Bank of America, Mastercard and IBM are delving deeper into building new solutions using blockchain technology and cryptocurrencies.
Bank of America, the second-largest bank in the U.S., aims to patent a security system for crypto wallets. A multi-tiered interface is designed to beef up security by allowing a user to enter different passwords to open different tiers of their crypto wallet.
“Through the digital wallet interface, a user of the user computing device may be able to partition digital currency holdings into one or more differentiated storage compartments or tiers. Each of the one or more compartments may be password secured and may only permit access to the amount of digital currency holdings specified by the user.”
The recently published application, “Multi-Tiered Digital Wallet Security”, was initially filed with the United States Patent and Trademark Office (USPTO) in February 2018.
As traditional tech and financial services companies analyze the rapidly changing landscape of the digital economy, global payments giant Mastercard is seeking staffers for its crypto development team.
According to a listing posted today for a digital payments and labs manager in Dubai for the Middle East and North Africa region (MENA), the company says it’s using blockchain technology to power solutions.
“With labs and Blockchain, we are bringing best-in-class fintechs to market and helping our clients innovate better and faster. The team has been providing thought leadership and best practices with various patent submissions and product innovations to its credit.”
The company has also posted a listing for a senior engineer with blockchain expertise, notably in Ethereum, in Dublin.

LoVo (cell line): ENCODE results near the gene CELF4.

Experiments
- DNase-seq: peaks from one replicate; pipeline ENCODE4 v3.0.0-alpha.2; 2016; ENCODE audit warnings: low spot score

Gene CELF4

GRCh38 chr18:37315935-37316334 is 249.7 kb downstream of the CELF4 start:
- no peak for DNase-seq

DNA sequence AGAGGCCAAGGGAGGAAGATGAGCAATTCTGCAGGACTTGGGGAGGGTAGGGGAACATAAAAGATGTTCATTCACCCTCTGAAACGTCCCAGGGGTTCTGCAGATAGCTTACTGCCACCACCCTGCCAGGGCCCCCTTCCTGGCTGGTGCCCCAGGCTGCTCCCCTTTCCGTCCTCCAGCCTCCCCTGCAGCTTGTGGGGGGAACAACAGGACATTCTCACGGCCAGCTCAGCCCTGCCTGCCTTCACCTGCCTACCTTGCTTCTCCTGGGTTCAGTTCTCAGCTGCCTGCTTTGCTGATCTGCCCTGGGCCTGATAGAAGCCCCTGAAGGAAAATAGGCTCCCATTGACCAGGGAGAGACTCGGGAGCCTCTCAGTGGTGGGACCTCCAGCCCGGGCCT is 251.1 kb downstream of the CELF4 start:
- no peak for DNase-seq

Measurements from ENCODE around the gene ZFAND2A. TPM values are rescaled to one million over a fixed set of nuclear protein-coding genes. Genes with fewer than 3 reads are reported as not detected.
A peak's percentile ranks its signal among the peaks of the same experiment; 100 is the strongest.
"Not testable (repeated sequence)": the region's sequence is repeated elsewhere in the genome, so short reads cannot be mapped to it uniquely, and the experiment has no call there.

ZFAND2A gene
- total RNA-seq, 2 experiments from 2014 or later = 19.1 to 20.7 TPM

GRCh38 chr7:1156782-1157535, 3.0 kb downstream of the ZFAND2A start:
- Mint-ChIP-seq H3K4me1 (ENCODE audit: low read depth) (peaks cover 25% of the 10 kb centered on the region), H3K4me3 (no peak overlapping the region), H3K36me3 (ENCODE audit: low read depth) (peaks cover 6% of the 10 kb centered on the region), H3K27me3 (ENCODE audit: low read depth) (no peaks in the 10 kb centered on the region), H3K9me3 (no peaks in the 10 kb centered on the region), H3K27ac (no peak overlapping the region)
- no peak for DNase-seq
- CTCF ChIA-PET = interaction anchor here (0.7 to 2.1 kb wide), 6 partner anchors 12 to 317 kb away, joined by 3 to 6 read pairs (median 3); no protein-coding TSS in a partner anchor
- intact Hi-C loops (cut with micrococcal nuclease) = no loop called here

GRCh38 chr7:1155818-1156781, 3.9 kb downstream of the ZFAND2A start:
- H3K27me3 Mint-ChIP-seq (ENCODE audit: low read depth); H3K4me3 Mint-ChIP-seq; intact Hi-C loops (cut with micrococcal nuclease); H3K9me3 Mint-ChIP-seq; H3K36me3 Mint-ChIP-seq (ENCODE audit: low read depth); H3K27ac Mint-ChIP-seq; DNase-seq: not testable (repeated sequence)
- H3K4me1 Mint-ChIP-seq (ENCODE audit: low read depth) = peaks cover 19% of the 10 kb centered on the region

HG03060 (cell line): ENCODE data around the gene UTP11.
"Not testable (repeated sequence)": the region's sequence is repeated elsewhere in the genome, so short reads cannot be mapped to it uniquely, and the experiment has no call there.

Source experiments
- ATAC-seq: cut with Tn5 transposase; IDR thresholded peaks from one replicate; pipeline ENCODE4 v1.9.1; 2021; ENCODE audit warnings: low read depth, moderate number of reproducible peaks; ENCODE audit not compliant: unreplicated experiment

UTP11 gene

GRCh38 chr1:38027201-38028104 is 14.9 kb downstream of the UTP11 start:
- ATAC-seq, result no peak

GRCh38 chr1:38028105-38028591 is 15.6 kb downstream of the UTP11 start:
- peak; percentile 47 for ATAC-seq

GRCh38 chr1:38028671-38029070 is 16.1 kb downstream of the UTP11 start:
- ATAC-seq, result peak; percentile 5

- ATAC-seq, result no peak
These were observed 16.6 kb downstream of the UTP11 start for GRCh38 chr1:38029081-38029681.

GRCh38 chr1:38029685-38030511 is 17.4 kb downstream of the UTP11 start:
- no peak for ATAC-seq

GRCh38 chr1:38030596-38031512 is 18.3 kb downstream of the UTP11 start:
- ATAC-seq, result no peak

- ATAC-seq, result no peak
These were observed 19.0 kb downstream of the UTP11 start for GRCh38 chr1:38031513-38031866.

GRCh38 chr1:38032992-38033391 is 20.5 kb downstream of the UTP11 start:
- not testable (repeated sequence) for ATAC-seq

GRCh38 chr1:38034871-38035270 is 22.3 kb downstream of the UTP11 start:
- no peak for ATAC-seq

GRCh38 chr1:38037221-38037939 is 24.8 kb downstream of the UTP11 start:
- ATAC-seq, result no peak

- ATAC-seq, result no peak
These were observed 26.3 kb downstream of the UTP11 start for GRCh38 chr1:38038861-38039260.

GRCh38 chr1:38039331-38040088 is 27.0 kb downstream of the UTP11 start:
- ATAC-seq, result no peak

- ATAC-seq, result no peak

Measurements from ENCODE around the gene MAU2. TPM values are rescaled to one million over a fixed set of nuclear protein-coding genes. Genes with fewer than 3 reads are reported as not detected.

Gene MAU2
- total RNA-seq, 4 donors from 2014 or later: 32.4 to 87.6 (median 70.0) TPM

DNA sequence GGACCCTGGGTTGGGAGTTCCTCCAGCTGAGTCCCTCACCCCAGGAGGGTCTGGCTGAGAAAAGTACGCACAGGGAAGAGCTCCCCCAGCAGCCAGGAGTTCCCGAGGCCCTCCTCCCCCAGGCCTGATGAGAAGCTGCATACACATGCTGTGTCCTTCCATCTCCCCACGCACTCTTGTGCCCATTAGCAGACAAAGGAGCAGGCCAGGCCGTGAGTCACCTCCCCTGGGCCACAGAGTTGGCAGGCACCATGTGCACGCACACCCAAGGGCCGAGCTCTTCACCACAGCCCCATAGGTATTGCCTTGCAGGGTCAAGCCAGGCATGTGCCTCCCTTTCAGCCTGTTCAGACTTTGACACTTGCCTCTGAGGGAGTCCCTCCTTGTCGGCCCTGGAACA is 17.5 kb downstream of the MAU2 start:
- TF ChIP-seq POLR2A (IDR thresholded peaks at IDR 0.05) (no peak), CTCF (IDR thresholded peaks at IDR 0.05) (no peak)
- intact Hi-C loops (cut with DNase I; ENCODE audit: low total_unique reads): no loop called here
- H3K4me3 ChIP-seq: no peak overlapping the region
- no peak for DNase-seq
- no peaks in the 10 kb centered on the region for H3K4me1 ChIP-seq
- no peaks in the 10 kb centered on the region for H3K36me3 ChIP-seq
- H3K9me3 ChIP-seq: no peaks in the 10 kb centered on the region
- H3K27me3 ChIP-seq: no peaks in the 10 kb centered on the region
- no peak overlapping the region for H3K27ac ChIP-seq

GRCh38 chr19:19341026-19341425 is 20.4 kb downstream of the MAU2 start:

“Mastercard is looking for brilliant, passionate and innovative technical leader to join Mastercard’s Dublin Research and Technology team as part of our Blockchain team headquartered out of Dublin…
Experience with a blockchain network such as Ethereum and a Smart Contract language such as Solidity.”
Mastercard has been exploring blockchain for a while, according to executive vice president of digital solutions, Jorn Lambert, reports Pymnts.com.
“As you know, we’ve been looking at blockchain for quite a while, understanding the technology standards, doing pilots with banks and filing a number of patents. We absolutely think stablecoins will play a role in our future, that is [what] we have invested in over the years.”
Meanwhile, IBM is collaborating with the tech company Travelport and travel management company BCD Travel to develop a blockchain solution for hotel commission reconciliation. The new platform also involves a number of high-profile hotel chains that pay commissions to travel portals for booking services. It’s designed to make the payment process more efficient and the accounting for commissions more transparent.
Ross Vinograd, Travelport’s senior product director says,
“Blockchain technology applied to commission reconciliation has the potential to deliver real ROI to both a travel agency and the hotel. Traveler modifications at property, no shows, and complimentary room nights are just a few examples that drive commission discrepancies which in turn generate escalations, cost, and revenue loss. Our aim is to put the lifecycle of a booking on the blockchain and we believe doing so will drive transparency, trust, and ultimately booking volume.”
IBM Blockchain Leader Kurt Wedgwood highlights why blockchain technology is a good fit for time-intensive issues that arise from travelers and their fluctuating accommodations.
“Global distribution companies and providers would benefit from this use of blockchain technology to remove their never-ending work of reconciliation to spend that time adding new experiences and insights for the traveler. Eliminating the hours spent addressing dollars in dispute or the timeliness and accuracy of information allows all participants to focus on what matters most: the traveler.”